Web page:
I also totally share your point of view regarding backups, they are simply essential.
    Unfortunately, there is no rescue disk in the current situation
    I don't have the full background about why it was done that way, but now my main goal is to help to recover those data.
    Since the whole disk has been backed up straight away after having hd boot updated, I think there must be some possibilities to recover the data.
     
    Last edited: Jan 9, 2017
  5. mood

    mood Updates Team

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    I'm sure the commands you've entered lead to a damage of critical data, which is needed for decrypting/mounting your system partition.
    And because there is no backup header available for system partitions you can't simply search for a backup header and restore it.

    For "normal partitions" you have the option to Backup or Restore the Volume header, or to mount it with the backup header embedded in the volume.
    For system partitions you "only" have the option to create a Rescue Disk, so all important things are done with the Rescue Disk itself.
    Basically the Rescue Disk is the backup of the header for your system partition.
    And with it you can restore the master key, restore the boot loader, or you can even decrypt the system partition.
    All critical data is stored on it.

    If important data/the header was overwritten and you can't mount it, i don't think it's possible to recover your data without a Rescue Disk.
     
  6. Fred2017

    Fred2017 Registered Member

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    Thanks for your explanation about the difference with normal & system partitions regarding backup header.
    Like I said in my previous post, I don't have the full background about why it was done that way (tc bootloader overwritten), and of course situation could have been another story if there was a rescue disk, but this is unfortunately not the ase

    From what I know, only the boot has been overwritten (therefore, important data must still be there but encrypted), and then the whole hard disk has been backed up using Norton Ghost (byte for byte), so maybe there is still some ways (even if it's not easy) to recover the data ?

    Regards,
    Fred
     
  7. Palancar

    Palancar Registered Member

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    This should be a simple, although time required, solution based upon your last post in this thread. If you in fact have a forensic (byte specific) image of the drive simply restore that and all will be intact (assuming there is no physical drive failure here). Its been several years since I used Ghost since I now use Macrium, but Ghost has a good reputation among its loyal users. Ghost may be able to restore the MBR alone which was made during the creation of the forensic image. There is some chance that restoration of the partition table resident in the MBR might provide what is needed to mount the drive. Also, resident in the MBR backup would be the TC bootloader which is contained in the first 446 bytes on the drive space. So try restoring those 512 bytes and you may just get lucky.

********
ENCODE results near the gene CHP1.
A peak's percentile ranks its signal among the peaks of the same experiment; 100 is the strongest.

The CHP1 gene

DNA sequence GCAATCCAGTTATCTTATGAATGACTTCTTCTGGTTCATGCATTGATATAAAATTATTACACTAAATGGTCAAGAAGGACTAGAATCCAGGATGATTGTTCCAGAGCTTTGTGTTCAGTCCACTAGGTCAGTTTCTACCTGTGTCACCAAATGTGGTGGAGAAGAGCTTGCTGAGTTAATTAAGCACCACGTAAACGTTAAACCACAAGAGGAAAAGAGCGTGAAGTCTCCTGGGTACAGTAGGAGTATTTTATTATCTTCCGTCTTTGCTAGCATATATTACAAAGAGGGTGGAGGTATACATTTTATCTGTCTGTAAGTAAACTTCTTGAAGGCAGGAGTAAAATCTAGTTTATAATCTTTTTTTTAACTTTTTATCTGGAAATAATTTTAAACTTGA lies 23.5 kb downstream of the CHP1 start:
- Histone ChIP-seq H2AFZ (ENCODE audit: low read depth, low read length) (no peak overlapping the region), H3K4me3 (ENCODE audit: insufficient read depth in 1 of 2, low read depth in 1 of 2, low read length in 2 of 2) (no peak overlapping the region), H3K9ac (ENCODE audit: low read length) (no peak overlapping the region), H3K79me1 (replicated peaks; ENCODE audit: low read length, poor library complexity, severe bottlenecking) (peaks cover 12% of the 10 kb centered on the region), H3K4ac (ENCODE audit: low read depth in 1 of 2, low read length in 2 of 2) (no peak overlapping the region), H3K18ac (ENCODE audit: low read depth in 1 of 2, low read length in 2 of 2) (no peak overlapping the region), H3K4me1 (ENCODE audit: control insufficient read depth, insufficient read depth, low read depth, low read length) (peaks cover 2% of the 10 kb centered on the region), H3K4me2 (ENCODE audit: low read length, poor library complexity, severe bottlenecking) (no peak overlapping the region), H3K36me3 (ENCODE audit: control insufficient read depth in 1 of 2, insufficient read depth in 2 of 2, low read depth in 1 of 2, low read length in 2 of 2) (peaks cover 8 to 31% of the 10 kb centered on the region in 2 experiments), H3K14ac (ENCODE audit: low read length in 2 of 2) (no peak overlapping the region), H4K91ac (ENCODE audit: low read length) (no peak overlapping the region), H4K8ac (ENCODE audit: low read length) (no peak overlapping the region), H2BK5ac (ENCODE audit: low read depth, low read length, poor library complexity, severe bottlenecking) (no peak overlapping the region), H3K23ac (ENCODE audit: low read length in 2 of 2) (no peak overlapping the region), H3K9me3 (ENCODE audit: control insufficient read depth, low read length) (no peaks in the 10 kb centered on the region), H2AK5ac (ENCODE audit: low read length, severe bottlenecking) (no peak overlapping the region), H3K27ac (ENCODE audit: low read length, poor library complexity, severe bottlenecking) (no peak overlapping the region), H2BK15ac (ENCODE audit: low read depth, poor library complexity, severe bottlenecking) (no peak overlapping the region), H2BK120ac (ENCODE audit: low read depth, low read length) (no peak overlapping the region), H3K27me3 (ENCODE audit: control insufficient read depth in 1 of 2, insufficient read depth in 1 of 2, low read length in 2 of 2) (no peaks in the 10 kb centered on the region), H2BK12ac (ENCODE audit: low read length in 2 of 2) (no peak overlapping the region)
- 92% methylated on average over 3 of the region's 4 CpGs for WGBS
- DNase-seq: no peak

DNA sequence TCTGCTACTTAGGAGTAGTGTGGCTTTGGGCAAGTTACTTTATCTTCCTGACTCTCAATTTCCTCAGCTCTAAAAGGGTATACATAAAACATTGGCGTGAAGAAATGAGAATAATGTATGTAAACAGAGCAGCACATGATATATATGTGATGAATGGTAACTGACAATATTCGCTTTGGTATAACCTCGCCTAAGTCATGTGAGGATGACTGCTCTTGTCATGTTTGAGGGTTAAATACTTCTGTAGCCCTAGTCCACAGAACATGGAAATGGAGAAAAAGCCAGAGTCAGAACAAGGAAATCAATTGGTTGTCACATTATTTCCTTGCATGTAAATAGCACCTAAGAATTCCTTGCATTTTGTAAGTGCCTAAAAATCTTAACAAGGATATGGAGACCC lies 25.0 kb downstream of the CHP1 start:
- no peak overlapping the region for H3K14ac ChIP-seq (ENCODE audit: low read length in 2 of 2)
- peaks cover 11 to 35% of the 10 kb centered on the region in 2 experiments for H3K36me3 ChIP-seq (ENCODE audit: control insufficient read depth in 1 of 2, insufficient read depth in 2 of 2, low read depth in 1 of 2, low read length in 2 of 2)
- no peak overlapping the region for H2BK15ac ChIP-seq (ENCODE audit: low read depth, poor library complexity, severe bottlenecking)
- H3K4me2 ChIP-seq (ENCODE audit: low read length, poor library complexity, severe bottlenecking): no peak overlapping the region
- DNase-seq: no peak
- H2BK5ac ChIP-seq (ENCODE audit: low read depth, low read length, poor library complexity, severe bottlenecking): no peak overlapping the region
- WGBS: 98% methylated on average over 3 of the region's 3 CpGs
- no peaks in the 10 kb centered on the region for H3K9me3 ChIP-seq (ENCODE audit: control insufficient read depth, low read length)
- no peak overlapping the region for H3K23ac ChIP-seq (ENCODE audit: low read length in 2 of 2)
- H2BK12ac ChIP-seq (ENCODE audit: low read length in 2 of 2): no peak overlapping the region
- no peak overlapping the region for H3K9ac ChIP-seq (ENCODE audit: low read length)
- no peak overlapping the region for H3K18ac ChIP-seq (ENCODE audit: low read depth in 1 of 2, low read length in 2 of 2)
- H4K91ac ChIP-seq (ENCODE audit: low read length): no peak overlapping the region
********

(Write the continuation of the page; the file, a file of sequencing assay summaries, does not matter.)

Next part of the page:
If that doesn't pan out and you actually have overwritten the header you can actually pull it directly out of the image file and use it. I am going to hold off on the specifics/mechanics since again its been awhile since I used Ghost. At a post count of 3 here I would rather recommend that you simply image the entire 120 Gig since that is a small amount nowadays. If you have usb3 hardware its well under an hour, and if not maybe a few hours or less on usb2. That is much safer and less prone to errors. Very very simple stuff IF you have the image you stated above this post.
     
  8. Fred2017

    Fred2017 Registered Member

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    Thanks for your message Palancar.
    Unfortunately, this image of the drive has been created after overwriting of TC bootloader , so I guess restoring those 512 bytes will be useless in this case ?

    When you said "If that doesn't pan out and you actually have overwritten the header you can actually pull it directly out of the image file and use it."
    Could you please give me more details in order to pull the header directly out of the image file and use it ?

    Thanks

    Regards,
    Fred
     
  9. Palancar

    Palancar Registered Member